Image’s new sci-fi military story debuts with a painfully slow burn.
The premise of writer and artist Edward Laroche’s new sci-fi military story, The Warning, wherein humanity is struggling with sudden, mysterious arrival of potential alien invaders, is promising. Unfortunately, this first issue does little to establish any character or direction beyond that premise — instead re-stating it to no one’s benefit, and to the book’s direct detriment.
What’s it about? Image’s preview reads:
An enormous machine slowly materializes in a major West Coast city. Who sent it–and why–is a mystery, understood only by the malevolent beings gliding silently toward Earth through the inky vastness of space. In response, a multinational combat brigade called Gladiator Two-Six is deployed. Outfitted with next-generation military science and weapons, they’re tasked with stopping any extraterrestrial threat that emerges.
It’s, on a service level, an intriguing plot that offers up the idea of a slightly more pointed, darker Letter 44 with a tightly scripted military story to boot. However, this introductory issue never gets to those things. In fact, it never really gets to anything that isn’t in that very premise aside from some floaty pontificating in the introduction from what may be our main character (It’s hard to tell) without any real significance. The narrative floats from scene to scene, backwards in time, to events that establish a rigid timeline for our central alien invasion but fail to establish any interesting characters or narrative hooks along the way aside from “it’s weird huh!” and “military words!”. It’s a swing and a miss that could’ve been so easily avoided by introducing more elements or threads, which I believe are likely coming in follow-up issues, but are so sorely missing here.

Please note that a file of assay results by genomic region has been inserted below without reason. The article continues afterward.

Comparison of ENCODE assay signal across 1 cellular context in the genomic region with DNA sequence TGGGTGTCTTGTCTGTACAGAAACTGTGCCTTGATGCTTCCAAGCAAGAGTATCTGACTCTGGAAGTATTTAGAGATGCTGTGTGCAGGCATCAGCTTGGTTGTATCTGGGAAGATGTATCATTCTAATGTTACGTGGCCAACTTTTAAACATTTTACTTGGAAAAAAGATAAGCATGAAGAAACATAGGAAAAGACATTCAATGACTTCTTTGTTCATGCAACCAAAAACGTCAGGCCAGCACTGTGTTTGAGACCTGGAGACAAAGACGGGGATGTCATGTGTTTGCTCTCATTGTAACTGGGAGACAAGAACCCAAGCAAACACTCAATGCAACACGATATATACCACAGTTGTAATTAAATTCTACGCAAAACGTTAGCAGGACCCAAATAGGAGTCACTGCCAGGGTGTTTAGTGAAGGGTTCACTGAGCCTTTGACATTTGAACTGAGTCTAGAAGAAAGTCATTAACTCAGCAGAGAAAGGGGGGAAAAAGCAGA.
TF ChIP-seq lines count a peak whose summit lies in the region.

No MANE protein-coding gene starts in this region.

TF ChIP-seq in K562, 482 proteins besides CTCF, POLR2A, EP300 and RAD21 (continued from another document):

The art, save for the fantastically varied and transformative color work done by Brad Simpson, is similarly spartan and featureless. Nigh everyone here is a sharp featured, stern faced military personnel with little character or unique flair. Scenes are well composed and choreographed, but largely lacking in any real exciting element aside from competent, which is hardly all that a sci-fi comic, or even a near-future military one, can aspire to.
All in all, not a stellar debut for a book that predicates itself on such a strong premise. One that I definitely have hopes for turning into something more than the sum of its current parts, of course, but one that I suggest holding out on until it’s a little more fully formed.